Whatever shtus we’ve got, someone out there has it worse, as demonstrated by this paper sent to me by Beth:
Marriage Institutions and Sibling Competition: Evidence from South Asia
NBER Working Paper No. 18319
Issued in August 2012
NBER Program(s): CH LS
Using data from South Asia, this paper examines how arranged marriage
cultivates rivalry among sisters. During marriage search, parents with
multiple daughters reduce the reservation quality for an older
daughter’s groom, rushing her marriage to allow sufficient time to
marry off her younger sisters. Relative to younger brothers, younger
sisters increase a girl’s marriage risk; relative to younger singleton
sisters, younger twin sisters have the same effect. These effects
intensify in marriage markets with lower sex ratios or greater
parental involvement in marriage arrangements. In contrast, older
sisters delay a girl’s marriage. Because girls leave school when they
marry and face limited earnings opportunities when they reach
adulthood, the number of sisters has well-being consequences over the
lifecycle. Younger sisters cause earlier school-leaving, lower
literacy, a match to a husband with less education and a less-skilled
occupation, and (marginally) lower adult economic status. Data from a
broader set of countries indicate that these cross-sister pressures on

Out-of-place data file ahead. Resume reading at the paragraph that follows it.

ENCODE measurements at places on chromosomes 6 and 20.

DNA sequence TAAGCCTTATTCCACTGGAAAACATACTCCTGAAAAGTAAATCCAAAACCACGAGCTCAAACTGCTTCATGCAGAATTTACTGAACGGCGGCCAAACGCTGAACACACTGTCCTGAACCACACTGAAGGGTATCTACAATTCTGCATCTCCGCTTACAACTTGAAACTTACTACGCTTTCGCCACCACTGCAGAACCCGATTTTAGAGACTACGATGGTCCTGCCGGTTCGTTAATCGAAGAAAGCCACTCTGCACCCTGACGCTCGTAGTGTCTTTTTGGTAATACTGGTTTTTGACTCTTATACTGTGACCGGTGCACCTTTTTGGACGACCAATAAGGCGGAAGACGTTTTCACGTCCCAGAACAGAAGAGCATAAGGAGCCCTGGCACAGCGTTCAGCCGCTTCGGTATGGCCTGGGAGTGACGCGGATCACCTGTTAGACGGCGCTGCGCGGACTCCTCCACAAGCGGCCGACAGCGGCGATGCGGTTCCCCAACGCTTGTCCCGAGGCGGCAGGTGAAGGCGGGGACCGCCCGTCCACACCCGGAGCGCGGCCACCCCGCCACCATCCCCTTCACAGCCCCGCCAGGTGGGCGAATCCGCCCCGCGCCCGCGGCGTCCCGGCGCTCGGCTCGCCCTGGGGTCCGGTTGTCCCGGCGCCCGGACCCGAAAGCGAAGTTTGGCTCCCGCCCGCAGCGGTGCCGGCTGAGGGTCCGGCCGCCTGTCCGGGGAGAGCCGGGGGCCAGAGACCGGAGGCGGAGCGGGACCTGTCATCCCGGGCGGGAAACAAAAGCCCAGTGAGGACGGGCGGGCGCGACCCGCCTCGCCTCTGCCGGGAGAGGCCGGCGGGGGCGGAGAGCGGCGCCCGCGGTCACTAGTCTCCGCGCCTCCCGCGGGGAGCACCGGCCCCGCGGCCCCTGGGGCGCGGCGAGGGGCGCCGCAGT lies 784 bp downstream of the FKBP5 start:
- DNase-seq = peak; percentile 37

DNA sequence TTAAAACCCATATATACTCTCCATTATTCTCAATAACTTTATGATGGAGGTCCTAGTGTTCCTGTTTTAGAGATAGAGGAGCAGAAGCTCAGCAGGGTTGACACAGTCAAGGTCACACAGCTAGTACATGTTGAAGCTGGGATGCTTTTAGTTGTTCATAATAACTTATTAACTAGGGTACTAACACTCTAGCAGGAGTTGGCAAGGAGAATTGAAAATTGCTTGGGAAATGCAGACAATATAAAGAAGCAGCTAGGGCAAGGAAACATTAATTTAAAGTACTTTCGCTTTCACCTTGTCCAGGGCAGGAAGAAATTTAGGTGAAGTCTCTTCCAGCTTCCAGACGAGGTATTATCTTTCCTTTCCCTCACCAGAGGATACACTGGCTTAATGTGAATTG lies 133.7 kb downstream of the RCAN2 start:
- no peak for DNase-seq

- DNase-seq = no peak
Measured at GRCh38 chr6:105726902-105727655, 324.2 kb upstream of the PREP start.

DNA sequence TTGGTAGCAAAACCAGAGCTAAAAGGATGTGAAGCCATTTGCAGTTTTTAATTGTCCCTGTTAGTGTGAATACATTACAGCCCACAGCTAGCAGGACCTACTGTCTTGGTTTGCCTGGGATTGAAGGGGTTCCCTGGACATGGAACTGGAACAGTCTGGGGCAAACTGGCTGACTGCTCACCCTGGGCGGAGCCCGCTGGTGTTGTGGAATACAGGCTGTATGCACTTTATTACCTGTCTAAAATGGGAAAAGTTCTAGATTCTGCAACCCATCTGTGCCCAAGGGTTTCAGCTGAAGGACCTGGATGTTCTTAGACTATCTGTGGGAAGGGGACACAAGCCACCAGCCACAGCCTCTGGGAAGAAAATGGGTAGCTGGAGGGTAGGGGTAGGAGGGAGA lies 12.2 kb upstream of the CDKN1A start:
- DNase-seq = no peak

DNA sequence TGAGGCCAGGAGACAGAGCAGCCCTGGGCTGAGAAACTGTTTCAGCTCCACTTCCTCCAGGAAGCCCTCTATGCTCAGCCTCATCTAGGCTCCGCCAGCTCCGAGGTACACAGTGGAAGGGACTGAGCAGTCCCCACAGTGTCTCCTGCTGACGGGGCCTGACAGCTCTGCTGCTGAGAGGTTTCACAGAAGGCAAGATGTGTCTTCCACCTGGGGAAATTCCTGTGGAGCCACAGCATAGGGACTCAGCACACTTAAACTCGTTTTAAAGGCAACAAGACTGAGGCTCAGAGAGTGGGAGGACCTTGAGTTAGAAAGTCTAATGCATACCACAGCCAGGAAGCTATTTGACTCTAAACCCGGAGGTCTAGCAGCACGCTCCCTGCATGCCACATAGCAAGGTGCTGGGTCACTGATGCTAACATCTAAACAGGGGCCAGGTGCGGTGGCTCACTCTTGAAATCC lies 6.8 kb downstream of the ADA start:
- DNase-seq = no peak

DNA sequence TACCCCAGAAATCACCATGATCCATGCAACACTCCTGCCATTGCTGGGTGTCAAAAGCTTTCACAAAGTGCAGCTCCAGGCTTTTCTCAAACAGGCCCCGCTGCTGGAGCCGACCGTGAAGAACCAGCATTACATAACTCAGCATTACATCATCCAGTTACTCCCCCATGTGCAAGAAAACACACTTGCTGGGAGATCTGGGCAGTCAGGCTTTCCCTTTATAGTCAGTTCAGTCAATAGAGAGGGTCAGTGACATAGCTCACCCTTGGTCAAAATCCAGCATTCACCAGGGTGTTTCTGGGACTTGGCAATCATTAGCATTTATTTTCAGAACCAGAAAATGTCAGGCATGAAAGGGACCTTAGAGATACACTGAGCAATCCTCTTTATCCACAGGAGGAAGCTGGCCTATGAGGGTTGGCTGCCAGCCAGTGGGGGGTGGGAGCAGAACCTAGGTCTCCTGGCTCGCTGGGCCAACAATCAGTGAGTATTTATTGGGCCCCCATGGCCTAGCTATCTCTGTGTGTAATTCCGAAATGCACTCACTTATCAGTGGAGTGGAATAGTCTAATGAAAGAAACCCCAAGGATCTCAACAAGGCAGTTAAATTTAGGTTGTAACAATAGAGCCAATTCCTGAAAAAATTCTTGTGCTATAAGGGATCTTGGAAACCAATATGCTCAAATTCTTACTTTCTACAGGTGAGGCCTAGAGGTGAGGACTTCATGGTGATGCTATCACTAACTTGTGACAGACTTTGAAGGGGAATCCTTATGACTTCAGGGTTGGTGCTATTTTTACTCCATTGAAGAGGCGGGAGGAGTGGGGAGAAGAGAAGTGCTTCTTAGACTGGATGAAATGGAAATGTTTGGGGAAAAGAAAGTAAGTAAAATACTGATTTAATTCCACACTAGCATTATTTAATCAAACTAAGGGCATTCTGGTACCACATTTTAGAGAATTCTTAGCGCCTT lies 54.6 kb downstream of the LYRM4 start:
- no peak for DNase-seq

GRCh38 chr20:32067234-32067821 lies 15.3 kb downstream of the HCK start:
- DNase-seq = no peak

marriage age are common throughout the developing world, although the
schooling costs vary by setting.
I recently finished Kabul Beauty School. It’s a great piece of non-fiction about a feisty American woman who takes on Afghanistan and makes it meet her on her own terms.
A central theme of the book is women’s issues in Afghanistan, and a central aspect of that is marriage. And how do most Afghani women feel about marriage? They are not enthusiastic. Basically, there are two reasons why they might want to get married:
1 – to avoid a forced union with a Talib
2 – because maybe the husband will be less oppressive than the father or brother selling them off to him.
Otherwise, they’re pretty much going into a union where they’re perceived as foot-massaging, tea-serving, baby-making machines. Electric appliances, really, because when they don’t work right, the first remedy tried is a kick in the side. No shock, then, that they approach marriage with a reluctant resignation.
Anyway, I was thinking about how different our outlook on marriage is. Here is a whole online community of us dedicated to the pursuit of marriage and commiserating about not achieving that happy state. Us womenfolk are really lucky that we live in the right country in the right era. We can cheerfully look forward to a marriage of equals where we have the full legal and social right to keep our husbands in their places. Assuming we can find one. That’s one advantage to the Afghani method – only the very worst specimens can’t find a man willing to abuse them.